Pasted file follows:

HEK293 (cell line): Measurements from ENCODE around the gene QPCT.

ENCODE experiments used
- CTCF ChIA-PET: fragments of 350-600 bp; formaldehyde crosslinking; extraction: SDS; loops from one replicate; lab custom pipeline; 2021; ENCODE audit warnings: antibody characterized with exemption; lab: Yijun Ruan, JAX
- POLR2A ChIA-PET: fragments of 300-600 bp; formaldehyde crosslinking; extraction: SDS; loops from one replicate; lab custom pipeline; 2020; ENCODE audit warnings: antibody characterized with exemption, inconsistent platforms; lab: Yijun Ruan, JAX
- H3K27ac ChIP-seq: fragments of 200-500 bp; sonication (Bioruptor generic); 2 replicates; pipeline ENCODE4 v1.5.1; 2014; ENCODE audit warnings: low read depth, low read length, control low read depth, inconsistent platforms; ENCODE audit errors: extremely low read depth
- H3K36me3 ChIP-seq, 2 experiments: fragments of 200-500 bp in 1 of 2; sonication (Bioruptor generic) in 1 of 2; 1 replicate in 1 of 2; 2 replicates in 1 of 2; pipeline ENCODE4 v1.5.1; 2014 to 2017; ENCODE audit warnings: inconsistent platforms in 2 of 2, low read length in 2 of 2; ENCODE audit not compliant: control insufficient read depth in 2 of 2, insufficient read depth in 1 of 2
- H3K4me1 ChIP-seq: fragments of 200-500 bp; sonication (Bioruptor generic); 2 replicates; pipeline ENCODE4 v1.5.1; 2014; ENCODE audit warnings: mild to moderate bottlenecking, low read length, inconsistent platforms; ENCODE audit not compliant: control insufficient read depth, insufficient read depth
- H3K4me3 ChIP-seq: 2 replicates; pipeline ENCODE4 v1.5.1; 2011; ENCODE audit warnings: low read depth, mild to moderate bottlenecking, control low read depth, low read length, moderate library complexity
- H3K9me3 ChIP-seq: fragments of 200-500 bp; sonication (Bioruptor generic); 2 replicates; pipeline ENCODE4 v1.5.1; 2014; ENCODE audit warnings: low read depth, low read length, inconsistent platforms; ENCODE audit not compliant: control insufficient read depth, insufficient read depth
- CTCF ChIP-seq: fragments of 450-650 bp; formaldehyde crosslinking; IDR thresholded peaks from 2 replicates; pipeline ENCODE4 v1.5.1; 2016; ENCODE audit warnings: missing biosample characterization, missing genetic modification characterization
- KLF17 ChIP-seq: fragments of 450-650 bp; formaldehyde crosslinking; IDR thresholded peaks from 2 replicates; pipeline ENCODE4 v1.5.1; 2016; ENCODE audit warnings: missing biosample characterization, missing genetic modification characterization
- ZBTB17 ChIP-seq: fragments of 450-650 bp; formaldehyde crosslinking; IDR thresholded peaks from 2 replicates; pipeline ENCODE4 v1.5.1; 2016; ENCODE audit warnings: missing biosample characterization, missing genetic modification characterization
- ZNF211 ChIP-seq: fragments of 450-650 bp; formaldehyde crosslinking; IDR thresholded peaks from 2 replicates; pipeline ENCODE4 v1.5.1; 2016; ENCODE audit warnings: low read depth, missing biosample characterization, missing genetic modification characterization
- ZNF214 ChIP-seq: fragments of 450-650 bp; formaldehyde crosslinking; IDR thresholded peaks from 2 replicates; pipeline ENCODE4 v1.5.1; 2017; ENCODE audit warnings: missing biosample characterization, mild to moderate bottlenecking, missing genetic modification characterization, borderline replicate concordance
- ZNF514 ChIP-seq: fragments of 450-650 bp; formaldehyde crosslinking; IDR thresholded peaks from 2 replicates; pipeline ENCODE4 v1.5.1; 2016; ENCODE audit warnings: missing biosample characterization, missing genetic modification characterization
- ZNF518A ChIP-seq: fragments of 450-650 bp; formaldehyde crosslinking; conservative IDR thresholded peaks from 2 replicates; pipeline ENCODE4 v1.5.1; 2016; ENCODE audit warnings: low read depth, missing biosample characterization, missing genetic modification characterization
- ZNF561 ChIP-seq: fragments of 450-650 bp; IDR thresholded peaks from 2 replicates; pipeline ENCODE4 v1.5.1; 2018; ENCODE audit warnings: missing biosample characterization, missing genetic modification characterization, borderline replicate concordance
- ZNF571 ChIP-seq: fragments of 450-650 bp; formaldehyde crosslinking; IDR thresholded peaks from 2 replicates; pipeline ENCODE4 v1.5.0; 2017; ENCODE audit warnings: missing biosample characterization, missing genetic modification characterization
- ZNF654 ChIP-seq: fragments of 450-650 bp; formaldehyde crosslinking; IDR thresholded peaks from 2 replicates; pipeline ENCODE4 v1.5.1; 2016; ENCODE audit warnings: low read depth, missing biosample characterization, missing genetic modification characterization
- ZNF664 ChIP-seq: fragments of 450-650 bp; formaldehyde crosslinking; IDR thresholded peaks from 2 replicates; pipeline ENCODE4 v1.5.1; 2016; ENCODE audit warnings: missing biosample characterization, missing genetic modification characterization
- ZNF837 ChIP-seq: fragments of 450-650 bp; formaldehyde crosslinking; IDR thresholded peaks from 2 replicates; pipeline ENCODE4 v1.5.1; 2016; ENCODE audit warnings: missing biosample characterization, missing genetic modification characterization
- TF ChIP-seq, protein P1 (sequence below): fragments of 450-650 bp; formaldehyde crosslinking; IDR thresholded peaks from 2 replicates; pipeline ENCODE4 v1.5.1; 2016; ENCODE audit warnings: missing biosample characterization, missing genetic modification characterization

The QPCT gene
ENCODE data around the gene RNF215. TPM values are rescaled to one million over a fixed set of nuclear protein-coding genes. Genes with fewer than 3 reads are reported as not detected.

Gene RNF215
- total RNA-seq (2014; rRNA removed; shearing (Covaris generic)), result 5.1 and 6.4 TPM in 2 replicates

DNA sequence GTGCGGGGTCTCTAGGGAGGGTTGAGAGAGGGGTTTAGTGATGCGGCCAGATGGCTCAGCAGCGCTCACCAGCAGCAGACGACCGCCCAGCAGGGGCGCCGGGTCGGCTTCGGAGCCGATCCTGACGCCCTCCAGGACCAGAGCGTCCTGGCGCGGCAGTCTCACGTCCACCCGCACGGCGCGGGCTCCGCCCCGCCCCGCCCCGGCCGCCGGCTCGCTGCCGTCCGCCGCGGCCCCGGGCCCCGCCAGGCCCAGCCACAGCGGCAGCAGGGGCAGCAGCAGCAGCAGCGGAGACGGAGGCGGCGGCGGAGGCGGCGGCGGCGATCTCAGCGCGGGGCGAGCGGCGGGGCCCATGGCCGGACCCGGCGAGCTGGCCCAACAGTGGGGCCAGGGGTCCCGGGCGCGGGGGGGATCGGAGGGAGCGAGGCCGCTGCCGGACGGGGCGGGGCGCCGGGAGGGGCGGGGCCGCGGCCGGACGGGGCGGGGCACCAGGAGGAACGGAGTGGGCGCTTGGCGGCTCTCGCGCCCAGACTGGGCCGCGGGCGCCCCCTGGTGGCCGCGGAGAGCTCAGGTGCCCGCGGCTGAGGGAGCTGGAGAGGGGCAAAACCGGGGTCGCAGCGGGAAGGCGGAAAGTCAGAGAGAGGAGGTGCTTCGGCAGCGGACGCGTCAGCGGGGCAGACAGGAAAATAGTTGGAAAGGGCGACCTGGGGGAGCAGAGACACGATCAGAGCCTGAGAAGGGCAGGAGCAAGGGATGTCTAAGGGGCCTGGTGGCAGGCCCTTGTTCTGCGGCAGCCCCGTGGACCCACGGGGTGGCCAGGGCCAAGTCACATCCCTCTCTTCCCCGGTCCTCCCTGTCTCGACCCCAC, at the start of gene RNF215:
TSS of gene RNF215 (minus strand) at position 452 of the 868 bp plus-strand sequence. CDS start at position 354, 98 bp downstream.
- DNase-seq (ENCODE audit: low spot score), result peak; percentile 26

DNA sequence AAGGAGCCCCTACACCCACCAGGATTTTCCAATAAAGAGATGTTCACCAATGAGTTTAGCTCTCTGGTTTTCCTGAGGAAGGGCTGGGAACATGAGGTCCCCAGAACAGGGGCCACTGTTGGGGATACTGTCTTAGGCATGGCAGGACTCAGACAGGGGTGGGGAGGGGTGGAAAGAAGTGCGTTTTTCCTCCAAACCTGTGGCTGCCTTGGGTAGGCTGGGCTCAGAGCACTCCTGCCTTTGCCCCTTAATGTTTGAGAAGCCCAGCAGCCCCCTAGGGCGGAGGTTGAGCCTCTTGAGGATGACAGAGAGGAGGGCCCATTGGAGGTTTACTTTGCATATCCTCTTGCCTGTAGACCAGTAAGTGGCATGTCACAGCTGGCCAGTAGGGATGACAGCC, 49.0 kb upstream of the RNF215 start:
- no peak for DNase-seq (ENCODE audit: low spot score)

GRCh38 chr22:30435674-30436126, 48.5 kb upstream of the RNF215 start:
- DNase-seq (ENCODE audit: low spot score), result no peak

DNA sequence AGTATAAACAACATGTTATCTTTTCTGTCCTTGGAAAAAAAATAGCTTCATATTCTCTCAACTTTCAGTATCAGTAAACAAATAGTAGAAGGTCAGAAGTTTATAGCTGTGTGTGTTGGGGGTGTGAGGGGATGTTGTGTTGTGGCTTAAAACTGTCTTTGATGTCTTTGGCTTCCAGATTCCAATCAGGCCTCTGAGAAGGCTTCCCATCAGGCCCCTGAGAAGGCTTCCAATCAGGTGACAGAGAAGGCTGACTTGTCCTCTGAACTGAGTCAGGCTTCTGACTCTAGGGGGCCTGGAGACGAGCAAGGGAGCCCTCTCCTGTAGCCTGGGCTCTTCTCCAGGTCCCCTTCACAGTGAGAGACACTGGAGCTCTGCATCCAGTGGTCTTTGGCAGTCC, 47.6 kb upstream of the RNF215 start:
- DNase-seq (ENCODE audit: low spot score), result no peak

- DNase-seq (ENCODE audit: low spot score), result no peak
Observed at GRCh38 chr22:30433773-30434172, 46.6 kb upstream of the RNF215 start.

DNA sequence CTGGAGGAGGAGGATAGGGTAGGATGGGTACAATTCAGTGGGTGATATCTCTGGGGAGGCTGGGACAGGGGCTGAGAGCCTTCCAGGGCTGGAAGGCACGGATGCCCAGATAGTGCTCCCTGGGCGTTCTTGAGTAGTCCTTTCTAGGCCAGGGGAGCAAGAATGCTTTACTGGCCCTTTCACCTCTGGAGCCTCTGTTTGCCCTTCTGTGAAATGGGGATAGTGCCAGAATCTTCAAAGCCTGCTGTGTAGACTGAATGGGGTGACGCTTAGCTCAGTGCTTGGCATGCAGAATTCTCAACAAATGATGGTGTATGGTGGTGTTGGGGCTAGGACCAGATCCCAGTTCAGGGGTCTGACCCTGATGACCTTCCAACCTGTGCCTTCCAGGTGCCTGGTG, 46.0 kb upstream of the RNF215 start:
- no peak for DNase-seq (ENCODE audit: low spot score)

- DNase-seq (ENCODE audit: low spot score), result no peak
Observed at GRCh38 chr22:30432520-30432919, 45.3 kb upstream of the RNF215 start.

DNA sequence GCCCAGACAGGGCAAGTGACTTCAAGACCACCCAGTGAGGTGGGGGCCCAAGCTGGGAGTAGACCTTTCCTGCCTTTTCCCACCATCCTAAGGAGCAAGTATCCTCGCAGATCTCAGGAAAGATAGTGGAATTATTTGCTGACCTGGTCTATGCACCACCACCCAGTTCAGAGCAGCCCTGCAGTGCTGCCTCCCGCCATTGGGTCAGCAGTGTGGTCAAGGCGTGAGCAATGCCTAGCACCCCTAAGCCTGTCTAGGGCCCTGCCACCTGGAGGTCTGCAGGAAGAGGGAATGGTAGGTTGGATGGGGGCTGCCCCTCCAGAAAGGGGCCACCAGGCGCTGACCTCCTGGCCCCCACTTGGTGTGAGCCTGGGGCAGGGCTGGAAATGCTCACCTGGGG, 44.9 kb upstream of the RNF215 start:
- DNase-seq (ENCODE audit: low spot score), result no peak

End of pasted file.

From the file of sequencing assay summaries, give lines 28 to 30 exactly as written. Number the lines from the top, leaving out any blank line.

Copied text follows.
TSS of gene RNF215 (minus strand) at position 452 of the 868 bp plus-strand sequence. CDS start at position 354, 98 bp downstream.
- DNase-seq (ENCODE audit: low spot score), result peak; percentile 26

DNA sequence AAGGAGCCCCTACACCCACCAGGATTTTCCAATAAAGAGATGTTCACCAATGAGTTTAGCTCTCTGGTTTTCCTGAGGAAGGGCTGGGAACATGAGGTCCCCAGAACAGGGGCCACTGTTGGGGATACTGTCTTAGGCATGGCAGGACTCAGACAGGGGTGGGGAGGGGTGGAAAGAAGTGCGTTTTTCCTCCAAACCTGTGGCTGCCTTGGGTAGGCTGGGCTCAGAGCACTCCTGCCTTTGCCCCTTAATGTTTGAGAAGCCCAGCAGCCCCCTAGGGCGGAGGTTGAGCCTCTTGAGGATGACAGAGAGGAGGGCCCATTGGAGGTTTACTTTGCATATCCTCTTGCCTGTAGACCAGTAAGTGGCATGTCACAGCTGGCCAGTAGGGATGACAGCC, 49.0 kb upstream of the RNF215 start: